Pulitzer Prize-winning playwright Robert Schenkkan (B.A., Drama, 1975) has been keeping busy these days. The film Hacksaw Ridge, co-written by Schenkkan and directed by Mel Gibson, has been nominated for six Academy Awards, including Best Picture, Best Director and Best Actor. The Great Society, the follow-up to the Tony Award-winning All the Way about President Lyndon Baines Johnson’s time in the White House, is currently enjoying its Texas premiere in a production at the Zach Theatre in Austin. And Schenkkan has his hands in multiple ongoing projects, both in film and theatre—he’s written a film about the Manhattan Project for Robert Redford to direct, and he’s currently writing a movie for Amazon and Joseph Gordon Levitt set in the Reconstruction Era. He’s also written a new play called Building a Wall, which will premiere in April at the Fountain Theater in Los Angeles and The Curious Theatre Company in Colorado. He took time out of his busy schedule recently to tell us more about his work and creative process.
A lot of your work is inspired by real events and real people. What's your creative process like when you're dealing with a real event or a real person? How do you inhabit that time period and the people who were part of the story?
I do a lot of research. I cast a pretty broad net and try to get as much information as I can. And then I begin to make choices. I'm not a historian. I'm not a documentary maker. I'm a dramatist, so I have a point of view. That means that I will take liberties and will change the facts as they suit me and as they suit the story. I have between two and three hours to tell my story on stage, so I can't tell the whole thing. So as soon as you start removing, start making decisions, you're altering the narrative. But I also alter the narrative because I have a point of view, and I think that's why people come to see my work—because they're interested in what I have to say about this.
So, to that end, I will condense and compress time. I'll write scenes that didn't happen, I'll create characters that didn't exist, I'll write dialog that wasn't said, while I may also use actual dialog from the period or people or scenes and events that we clearly know happened. The one rule that I adhere to in these circumstances—and I think it's an important one—is that I can take these liberties, but the thing I can't do is have a character who's clearly based on a historical figure, whether they're living or dead, I can't have a character say or do anything that is really antithetical to who they were. And that's my rule.
When you were writing All the Way and The Great Society, did you think about how it could reshape the narrative of LBJ’s legacy and bring attention to it?
I wasn't consciously thinking of the fact that we'd be running up on these anniversaries. That was just happenstance and a good piece of fortune. I was very clear when I was originally commissioned by the Oregon Shakespeare Festival to write this first play, All the Way. I said, "I really want this produced in 2012 because of the presidential election." So everybody signed on for that, and that's what we achieved. It did exactly what I hoped it would do in terms of providing an interesting conversation between the play and what was happening in contemporary America. But then it sent us into this kind of chute where all of these other anniversaries came up, and those began to engage with both plays. and I do think they have contributed to a renewed interest in LBJ and a re-evaluation of his legacy—particularly his domestic legacy, which got overshadowed by Vietnam. I think that's a good thing. I'm very proud of that. He was in many regards, an extraordinary politician who did a lot of good things for the country, and much of that suffered under the foreign policy mistakes for which he must also bear responsibility.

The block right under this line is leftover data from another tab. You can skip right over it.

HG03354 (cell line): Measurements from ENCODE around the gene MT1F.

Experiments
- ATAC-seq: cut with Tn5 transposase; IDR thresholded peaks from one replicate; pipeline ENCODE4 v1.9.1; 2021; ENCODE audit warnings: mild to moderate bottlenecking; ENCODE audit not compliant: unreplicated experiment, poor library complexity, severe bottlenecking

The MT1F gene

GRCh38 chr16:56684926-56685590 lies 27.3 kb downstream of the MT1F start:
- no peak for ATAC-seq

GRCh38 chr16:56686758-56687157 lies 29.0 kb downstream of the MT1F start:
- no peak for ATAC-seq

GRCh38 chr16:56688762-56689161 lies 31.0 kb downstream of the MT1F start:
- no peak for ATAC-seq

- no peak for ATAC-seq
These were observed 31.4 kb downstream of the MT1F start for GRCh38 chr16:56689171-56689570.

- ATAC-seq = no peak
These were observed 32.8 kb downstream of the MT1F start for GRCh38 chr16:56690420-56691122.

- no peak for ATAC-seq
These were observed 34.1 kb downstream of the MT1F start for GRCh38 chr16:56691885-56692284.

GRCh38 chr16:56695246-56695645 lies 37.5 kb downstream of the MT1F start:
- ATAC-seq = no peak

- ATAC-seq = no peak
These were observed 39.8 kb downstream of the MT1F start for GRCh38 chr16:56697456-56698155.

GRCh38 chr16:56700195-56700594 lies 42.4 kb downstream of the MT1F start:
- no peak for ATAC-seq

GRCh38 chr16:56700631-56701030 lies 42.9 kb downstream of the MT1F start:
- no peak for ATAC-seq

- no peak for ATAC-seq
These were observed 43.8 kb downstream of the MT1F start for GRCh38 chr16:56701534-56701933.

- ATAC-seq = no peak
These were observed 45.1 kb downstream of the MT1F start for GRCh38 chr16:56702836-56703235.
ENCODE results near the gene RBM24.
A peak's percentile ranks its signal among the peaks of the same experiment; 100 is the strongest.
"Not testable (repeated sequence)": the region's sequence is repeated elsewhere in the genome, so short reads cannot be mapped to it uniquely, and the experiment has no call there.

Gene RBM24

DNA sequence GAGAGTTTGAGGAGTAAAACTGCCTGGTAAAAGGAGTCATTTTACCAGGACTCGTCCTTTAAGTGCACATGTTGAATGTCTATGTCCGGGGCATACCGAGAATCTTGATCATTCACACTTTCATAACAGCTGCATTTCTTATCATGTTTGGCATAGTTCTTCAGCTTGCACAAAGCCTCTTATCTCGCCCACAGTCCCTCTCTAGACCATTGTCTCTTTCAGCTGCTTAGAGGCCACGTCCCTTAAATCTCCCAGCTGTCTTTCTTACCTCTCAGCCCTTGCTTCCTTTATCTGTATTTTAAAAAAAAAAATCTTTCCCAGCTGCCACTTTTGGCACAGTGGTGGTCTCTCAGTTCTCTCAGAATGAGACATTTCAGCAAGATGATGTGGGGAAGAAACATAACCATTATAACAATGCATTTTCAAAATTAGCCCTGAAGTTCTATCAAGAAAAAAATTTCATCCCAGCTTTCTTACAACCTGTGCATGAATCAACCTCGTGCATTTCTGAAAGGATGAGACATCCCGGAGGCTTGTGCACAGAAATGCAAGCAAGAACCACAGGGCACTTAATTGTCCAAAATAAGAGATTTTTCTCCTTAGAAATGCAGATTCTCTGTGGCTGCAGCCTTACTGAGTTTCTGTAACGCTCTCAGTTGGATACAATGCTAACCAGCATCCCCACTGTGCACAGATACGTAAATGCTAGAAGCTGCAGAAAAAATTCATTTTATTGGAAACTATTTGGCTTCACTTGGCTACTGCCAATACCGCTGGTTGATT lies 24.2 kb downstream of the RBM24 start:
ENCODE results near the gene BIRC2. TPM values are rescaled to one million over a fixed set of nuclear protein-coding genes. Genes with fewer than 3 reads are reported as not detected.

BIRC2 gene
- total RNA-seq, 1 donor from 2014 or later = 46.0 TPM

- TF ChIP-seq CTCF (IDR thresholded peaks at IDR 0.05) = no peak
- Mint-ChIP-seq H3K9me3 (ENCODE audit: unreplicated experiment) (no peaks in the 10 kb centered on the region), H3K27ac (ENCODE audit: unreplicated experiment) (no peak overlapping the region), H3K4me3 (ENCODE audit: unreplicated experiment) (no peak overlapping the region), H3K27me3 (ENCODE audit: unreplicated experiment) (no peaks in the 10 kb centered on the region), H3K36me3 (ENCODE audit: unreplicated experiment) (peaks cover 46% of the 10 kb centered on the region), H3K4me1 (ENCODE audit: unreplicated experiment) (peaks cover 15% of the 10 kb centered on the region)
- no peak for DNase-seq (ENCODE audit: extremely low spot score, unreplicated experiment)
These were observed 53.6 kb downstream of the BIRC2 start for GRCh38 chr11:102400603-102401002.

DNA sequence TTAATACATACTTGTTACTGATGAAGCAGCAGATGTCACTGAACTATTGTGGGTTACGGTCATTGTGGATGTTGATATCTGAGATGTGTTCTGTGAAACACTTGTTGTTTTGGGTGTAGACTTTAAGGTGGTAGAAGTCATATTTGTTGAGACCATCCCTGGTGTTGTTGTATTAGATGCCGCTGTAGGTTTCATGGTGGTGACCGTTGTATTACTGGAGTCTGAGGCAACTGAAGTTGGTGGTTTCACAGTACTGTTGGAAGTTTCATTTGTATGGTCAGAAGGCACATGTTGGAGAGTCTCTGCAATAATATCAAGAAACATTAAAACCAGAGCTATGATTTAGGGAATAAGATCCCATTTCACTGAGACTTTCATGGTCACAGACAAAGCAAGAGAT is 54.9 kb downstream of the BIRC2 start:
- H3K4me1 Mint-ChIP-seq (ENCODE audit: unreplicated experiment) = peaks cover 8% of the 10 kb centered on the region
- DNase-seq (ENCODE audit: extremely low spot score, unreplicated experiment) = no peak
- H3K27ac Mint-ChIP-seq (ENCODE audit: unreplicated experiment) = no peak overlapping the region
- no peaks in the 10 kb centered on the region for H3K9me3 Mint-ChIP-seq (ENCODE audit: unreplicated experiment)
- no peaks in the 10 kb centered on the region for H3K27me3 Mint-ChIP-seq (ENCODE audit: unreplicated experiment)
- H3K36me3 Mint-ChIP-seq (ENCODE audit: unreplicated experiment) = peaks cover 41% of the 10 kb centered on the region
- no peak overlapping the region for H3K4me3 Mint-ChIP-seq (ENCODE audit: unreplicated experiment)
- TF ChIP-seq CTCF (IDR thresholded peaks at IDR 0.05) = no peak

It took 10 years from your first draft of the screenplay for Hacksaw Ridge for the project to come to fruition. After the film being in limbo for so long, what was it like to see it come to fruition?
It was great. I had seen an early version—not finished yet, some green screen still missing, no scoring—in a private screening room in [producer] Bill Mechanic's house in Beverly Hills. I didn't see the finished movie until we screened it at the Venice Film Festival. At the end of the movie, the audience stood up and applauded for 10 minutes. Mel [Gibson] and [actor] Andrew [Garfield] and myself and all the actors were seated in the back, and the audience, when they stood up, they turned to face us. It was just so moving. They applauded until we walked down into the orchestra and embraced and shook hands. It was just an amazing experience.
Did you know when you were an undergraduate that you were interested in writing as a career?
I had this fantasy of an Orson Welles kind of career to act, write and direct. Two out of three isn't bad, I guess. I never really directed. I did act and write simultaneously for about a decade, and I had a good career as an actor. I was able to support myself and later a family within the industry. But the writing was just so much more satisfying, and after The Kentucky Cycle, I pretty much stopped acting and focused full time on just the writing. And that's what I've done ever since 1992.
How did your experiences as a student in Plan II and Drama set you on your career path?
I had a great education at The University of Texas. I really did. I loved my Plan II professors and courses. My experience in the Department of Drama was very unusual because I was a joint major. I didn't really fall into the acting category and so I wound up with a Bachelor of Arts in Drama, But it gave me an enormous amount of flexibility and freedom to select within the department. So, between the work within the Drama department and the work outside in Plan II, I really felt like I got an extraordinary education. I'm very, very grateful to the University of Texas.